Jeramey Jannene
Friday Photos

Buildings Being Demolished at The Tannery

But a replacement is planned, using same foundation.

By - Jan 1st, 2021 12:22 pm
Now demolished buildings at The Tannery/River Place Lofts as seen in 2009. Photo by Jeramey Jannene.

Now demolished buildings at The Tannery/River Place Lofts as seen in 2009. Photo by Jeramey Jannene.

Twenty-five years of free advertising came crashing down in December. A smokestack painted with Sprecher Brewing‘s logo was demolished at The Tannery complex.

The brewery left the Walker’s Point complex in 1995 and its building, located along the Menomonee River canal, was demolished shortly thereafter. But the smokestack, attached to the power plant next door and easily visible by motorists on Interstate 94’s High Rise Bridge, remained for decades.

Now the disused power plant and two adjacent Cream City brick buildings are coming down. The buildings are the last at the former Pfister & Vogel tanning complex that haven’t been redeveloped. A new building for the power plant site is planned.

Located at the northwest corner of S. 6th St. and W. Virginia St., the complex is bisected by a Canadian Pacific rail line. Much of the northern half, now accessed by W. Freshwater Way, was redeveloped in phases into apartments known as River Place Lofts by Peter Moede and his firm Atlas Development.

The southern half, accessible from W. Virginia St., contains a number of buildings repurposed as office space by Moede in the 1990s. David Winograd redeveloped the last underutilized southern building into The Granary Lofts, a 69-unit apartment building in 2019. R2 Companies acquired the six office buildings in 2018 for $25 million.

The buildings being demolished are owned by an aptly-named business known as Tannery Remnants LLC which lists Moede as its registered agent.

The power plant, as recently as 2018, was targeted for inclusion into Moede’s award-winning River Place Lofts project, while the buildings between were to be demolished in favor of a courtyard. The buildings are at the western edge of the development, on a triangular property bordered by railroad tracks and the canal.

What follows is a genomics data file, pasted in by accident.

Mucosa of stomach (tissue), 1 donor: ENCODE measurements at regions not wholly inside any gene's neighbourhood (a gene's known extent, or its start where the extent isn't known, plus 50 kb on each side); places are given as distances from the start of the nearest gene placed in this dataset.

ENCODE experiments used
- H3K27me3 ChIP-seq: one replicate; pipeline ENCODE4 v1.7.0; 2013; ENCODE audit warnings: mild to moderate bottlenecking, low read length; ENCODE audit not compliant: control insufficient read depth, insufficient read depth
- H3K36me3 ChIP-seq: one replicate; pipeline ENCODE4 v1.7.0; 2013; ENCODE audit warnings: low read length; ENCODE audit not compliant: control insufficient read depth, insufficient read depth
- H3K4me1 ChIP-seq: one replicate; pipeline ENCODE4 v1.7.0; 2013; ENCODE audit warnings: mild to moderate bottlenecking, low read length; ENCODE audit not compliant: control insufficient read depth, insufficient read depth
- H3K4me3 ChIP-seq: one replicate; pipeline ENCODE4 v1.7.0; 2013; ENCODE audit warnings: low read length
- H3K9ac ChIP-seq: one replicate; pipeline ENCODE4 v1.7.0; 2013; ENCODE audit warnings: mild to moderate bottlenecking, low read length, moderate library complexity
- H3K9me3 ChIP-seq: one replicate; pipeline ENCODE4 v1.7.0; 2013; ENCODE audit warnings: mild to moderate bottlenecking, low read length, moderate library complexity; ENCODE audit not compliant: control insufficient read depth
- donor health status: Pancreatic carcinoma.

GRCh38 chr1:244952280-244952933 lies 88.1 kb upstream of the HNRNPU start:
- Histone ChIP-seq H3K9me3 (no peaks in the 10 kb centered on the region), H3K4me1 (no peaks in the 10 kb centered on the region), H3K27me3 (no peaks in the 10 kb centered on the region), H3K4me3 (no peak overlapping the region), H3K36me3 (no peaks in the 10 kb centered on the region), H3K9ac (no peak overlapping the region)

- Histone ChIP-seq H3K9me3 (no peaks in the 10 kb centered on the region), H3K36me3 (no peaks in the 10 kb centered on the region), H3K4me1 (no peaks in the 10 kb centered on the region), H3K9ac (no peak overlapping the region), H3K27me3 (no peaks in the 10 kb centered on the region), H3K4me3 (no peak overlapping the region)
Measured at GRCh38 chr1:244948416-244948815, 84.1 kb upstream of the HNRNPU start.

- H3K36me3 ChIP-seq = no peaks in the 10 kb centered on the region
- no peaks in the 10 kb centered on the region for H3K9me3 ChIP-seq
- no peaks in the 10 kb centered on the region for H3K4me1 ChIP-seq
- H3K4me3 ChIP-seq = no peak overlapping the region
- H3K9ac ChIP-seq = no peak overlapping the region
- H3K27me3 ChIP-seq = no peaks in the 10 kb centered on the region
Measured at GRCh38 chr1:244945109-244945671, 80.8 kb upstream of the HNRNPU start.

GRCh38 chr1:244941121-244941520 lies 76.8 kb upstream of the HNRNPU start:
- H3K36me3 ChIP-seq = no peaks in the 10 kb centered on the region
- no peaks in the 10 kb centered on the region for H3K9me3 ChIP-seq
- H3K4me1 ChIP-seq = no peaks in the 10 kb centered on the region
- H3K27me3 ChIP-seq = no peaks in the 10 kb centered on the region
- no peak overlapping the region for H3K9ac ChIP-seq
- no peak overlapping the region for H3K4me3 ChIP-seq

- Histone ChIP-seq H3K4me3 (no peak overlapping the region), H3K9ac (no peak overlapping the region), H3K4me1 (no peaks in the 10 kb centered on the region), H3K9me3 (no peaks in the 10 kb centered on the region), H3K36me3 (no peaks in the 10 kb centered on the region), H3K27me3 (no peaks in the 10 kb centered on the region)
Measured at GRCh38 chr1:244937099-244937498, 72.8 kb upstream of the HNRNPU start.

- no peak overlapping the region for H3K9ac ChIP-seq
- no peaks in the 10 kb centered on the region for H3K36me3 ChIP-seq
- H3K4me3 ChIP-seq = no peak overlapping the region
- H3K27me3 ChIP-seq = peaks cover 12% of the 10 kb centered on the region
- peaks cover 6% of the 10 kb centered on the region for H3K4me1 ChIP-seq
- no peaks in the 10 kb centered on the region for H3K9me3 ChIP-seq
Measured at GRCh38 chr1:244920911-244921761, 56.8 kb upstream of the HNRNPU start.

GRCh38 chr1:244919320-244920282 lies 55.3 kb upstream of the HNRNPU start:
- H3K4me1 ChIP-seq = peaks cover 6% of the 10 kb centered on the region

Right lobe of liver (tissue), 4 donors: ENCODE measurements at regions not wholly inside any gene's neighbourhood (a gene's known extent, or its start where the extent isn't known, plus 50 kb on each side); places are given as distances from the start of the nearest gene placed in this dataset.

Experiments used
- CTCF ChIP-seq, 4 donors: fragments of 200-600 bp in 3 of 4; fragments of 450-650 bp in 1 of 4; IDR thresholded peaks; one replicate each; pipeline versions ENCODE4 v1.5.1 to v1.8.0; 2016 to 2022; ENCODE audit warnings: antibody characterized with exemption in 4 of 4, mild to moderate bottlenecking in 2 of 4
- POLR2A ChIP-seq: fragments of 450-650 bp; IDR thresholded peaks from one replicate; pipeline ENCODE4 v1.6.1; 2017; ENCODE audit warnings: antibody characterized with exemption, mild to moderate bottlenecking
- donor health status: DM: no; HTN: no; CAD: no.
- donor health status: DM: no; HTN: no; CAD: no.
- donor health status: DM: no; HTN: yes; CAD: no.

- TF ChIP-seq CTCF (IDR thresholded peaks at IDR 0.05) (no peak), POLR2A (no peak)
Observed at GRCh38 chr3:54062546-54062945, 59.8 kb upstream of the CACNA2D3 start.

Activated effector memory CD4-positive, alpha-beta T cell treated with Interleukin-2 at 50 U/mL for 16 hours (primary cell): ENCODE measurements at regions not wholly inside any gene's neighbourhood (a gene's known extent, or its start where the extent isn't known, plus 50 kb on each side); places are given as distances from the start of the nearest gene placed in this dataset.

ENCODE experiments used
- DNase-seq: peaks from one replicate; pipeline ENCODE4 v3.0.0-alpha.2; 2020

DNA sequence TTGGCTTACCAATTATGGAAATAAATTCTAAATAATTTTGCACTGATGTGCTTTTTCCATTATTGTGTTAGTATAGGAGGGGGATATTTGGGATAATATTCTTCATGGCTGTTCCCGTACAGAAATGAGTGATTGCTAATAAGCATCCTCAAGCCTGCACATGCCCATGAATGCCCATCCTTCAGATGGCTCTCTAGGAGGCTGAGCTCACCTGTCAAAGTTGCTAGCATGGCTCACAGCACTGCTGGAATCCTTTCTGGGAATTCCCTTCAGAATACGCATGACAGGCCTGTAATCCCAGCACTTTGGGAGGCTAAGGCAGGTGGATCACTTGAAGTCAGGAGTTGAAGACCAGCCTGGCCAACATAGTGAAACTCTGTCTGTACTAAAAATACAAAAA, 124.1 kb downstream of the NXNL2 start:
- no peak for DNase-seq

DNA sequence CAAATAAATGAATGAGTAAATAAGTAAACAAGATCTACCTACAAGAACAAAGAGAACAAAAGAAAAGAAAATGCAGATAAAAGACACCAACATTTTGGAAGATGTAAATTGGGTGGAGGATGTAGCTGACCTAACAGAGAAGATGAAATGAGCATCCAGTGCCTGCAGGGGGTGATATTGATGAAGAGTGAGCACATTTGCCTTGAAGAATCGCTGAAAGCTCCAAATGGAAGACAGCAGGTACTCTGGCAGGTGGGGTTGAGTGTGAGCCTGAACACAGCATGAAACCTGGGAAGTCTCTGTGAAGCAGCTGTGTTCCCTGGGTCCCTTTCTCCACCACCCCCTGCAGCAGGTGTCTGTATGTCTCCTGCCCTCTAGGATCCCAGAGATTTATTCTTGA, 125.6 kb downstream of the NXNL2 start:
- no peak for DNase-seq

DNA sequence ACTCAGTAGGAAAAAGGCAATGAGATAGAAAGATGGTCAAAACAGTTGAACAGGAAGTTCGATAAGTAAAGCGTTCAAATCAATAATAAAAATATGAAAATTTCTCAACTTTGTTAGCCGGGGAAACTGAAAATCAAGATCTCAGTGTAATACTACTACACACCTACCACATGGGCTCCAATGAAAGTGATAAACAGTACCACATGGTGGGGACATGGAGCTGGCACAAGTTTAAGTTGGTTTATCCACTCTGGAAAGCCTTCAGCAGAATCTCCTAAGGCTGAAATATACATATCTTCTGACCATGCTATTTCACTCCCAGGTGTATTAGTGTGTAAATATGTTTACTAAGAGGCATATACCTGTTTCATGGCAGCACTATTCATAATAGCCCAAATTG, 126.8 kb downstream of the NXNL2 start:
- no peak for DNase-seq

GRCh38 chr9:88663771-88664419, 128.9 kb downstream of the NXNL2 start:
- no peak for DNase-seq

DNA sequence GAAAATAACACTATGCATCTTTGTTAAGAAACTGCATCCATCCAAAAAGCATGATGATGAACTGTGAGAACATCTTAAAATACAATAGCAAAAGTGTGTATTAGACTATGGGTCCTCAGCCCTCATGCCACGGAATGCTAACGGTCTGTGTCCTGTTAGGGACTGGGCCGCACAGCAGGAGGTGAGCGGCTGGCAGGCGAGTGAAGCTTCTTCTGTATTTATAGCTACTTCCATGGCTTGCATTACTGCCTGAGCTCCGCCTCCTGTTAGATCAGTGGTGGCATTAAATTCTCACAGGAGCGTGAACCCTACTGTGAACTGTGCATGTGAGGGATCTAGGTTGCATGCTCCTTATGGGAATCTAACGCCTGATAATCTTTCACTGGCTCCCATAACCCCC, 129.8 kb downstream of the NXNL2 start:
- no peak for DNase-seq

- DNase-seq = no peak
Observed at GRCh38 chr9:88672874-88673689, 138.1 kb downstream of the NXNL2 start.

The one-story, 9,180-square-foot power plant was to be divided into three floors with 20 apartments. The two Cream City brick buildings being demolished are attached, one with two floors, the other with three. A city permit gives them a combined size of 11,620 square feet.

But Joe Moede, Peter’s son, told Urban Milwaukee via email that the power plant was structurally unstable. “[It] suffered major damage two years ago when the roof collapsed due to heavy snow load,” he said.

Atlas will reuse the foundation in a new building designed by Korb + Associates Architects.

The first three phases of the River Place redevelopment included the Beam House (63 units, 2015), Docks Building (39 units, 2018), and Finishing House (28 units, 2018). Peter Moede, who acquired the complex in 1988 with his father, originally planned to convert the buildings to condominiums, but opted for apartments following a substantial fire that delayed the Beam House redevelopment.

Shoreline Contracting Services pulled permits to demolish the structures in May, with a total cost of just over $200,000. Neither building was protected by a local historic designation.

Our photos capture the buildings over the years, including all that remained in late December – a large metal structure.


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